Procedures for Handling of Weapons and Ammunition.
a. Weapons and ammunition supplies must be kept in secured storage
This will prevent unauthorized access.
AR 190-11 prescribes
procedures for storage of weapons when not in use. Weapons and ammunition must be
issued only under proper supervision for authorized purposes.
They must be
accounted for by individual members. Accounting must occur right after completion
of the period or purpose for which issued.
b. Weapons. The authority to carry firearms on security duty is derived from
officers of field grade rank or higher, or civilian equivalent of grade General
Schedule (GS) 12 or above. All members of the security force should be authorized
to carry firearms while performing official duties. They are normally armed with
either the revolver, .38-caliber; or they may carry a pistol, .45-caliber or 9mm.
Weapons normally are loaded with live ammunition.
This is the case except where
banned for safety reasons.
Often, weapons are required to sustain the security
force in an emergency, riot, or other disturbance.
These weapons should be
maintained at strategic points; they should be kept in readiness for issue when
needed. Privately owned weapons are not authorized while on duty.
c. Weapons inspection.
Inspections should be done at the start and end of
each tour of duty. Others may be scheduled to ensure proper maintenance. Others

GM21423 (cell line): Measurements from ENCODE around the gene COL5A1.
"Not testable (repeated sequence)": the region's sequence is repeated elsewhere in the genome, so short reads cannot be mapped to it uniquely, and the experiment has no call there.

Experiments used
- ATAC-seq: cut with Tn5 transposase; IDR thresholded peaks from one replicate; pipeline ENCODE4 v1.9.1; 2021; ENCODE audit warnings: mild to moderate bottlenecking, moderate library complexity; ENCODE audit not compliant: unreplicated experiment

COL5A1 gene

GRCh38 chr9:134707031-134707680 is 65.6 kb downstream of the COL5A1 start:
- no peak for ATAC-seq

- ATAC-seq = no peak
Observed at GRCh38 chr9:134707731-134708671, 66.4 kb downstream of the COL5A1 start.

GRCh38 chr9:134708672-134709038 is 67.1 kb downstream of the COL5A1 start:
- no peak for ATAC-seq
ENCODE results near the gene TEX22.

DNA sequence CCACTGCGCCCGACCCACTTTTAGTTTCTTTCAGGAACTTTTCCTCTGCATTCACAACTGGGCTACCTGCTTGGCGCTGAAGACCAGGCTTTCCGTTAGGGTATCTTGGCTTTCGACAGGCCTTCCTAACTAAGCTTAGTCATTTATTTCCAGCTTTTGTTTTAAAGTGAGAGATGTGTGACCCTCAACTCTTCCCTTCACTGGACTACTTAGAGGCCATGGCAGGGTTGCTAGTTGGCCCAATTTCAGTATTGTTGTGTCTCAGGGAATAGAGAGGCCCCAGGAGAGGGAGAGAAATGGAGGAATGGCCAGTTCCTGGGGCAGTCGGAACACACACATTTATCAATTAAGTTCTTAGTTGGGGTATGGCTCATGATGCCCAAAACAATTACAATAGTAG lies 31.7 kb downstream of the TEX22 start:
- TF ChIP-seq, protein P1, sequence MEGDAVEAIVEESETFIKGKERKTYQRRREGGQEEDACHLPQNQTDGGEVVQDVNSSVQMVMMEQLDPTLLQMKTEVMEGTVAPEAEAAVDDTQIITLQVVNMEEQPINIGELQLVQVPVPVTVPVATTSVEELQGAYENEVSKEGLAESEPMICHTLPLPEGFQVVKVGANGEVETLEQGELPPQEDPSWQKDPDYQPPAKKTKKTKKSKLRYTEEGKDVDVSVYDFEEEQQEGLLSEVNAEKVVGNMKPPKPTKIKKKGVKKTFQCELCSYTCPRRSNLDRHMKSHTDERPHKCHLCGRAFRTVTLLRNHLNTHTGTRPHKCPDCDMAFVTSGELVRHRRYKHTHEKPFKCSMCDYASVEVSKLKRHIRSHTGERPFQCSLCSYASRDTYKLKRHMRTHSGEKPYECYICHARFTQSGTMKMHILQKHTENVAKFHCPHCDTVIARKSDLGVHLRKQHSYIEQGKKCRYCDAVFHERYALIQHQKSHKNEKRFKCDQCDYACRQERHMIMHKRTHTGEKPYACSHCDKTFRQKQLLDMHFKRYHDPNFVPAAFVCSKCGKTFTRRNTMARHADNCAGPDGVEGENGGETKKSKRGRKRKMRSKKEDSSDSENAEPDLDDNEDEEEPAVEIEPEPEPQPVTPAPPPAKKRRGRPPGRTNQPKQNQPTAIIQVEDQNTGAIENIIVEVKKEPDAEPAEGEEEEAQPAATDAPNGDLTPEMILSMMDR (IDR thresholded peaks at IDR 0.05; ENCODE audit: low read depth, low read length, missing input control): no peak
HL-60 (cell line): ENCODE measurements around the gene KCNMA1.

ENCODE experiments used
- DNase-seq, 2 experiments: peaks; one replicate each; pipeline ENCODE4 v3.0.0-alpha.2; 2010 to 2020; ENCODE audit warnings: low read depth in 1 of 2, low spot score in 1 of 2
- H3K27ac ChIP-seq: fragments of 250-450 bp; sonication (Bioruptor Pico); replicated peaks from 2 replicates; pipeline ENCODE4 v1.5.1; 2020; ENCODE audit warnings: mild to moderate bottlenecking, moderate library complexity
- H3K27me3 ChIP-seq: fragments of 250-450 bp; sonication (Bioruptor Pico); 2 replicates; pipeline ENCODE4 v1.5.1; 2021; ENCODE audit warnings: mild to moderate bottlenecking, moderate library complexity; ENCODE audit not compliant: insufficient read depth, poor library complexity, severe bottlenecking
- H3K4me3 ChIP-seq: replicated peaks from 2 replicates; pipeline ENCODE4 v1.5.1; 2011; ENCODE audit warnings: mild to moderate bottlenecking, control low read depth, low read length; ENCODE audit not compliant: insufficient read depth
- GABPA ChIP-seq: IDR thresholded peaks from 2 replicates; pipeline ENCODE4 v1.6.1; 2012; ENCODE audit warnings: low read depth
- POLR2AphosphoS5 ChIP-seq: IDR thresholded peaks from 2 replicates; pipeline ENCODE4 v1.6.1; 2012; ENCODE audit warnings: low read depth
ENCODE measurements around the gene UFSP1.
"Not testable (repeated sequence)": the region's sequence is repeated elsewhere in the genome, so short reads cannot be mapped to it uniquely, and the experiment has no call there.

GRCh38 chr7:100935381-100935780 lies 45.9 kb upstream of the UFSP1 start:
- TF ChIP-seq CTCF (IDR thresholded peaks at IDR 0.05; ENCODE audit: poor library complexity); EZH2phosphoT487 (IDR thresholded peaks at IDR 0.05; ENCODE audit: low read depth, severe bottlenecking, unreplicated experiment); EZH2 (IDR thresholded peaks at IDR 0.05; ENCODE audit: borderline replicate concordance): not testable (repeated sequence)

may also be needed to determine if the weapon has been fired.
A written report
should be prepared and filed on the discharge of any weapon.
Such is the case
except when firing occurred during authorized and supervised training.
Enough vehicles should be assigned to the security force as
required for security patrol operations.
Each vehicle should be equipped with
multichannel two-way radios. There must be a primary and secondary communications
PART B - Security Supervisor
a. A security supervisor must oversee and direct. His duty covers the work
and behavior of others on the security force.
The effective supervisor needs a
complete understanding of the principles of leadership. He must know how to apply
them. That way he gets maximum performance from force members.
b. The supervisor is called upon to think and act in terms of many varied
jobs. He is often responsible for the selection and induction of the force. Their
training, productivity, safety, morale, and advancement is also his duty. He must
understand these and all other employment aspects of his force.
c. It is necessary to maintain an alert, presentable, and efficient security
force. To do so, there must be constant and constructive supervision. Supervisors
must be in evidence.
They must also conduct themselves as models of neatness.
They must employ fair play, efficiency, and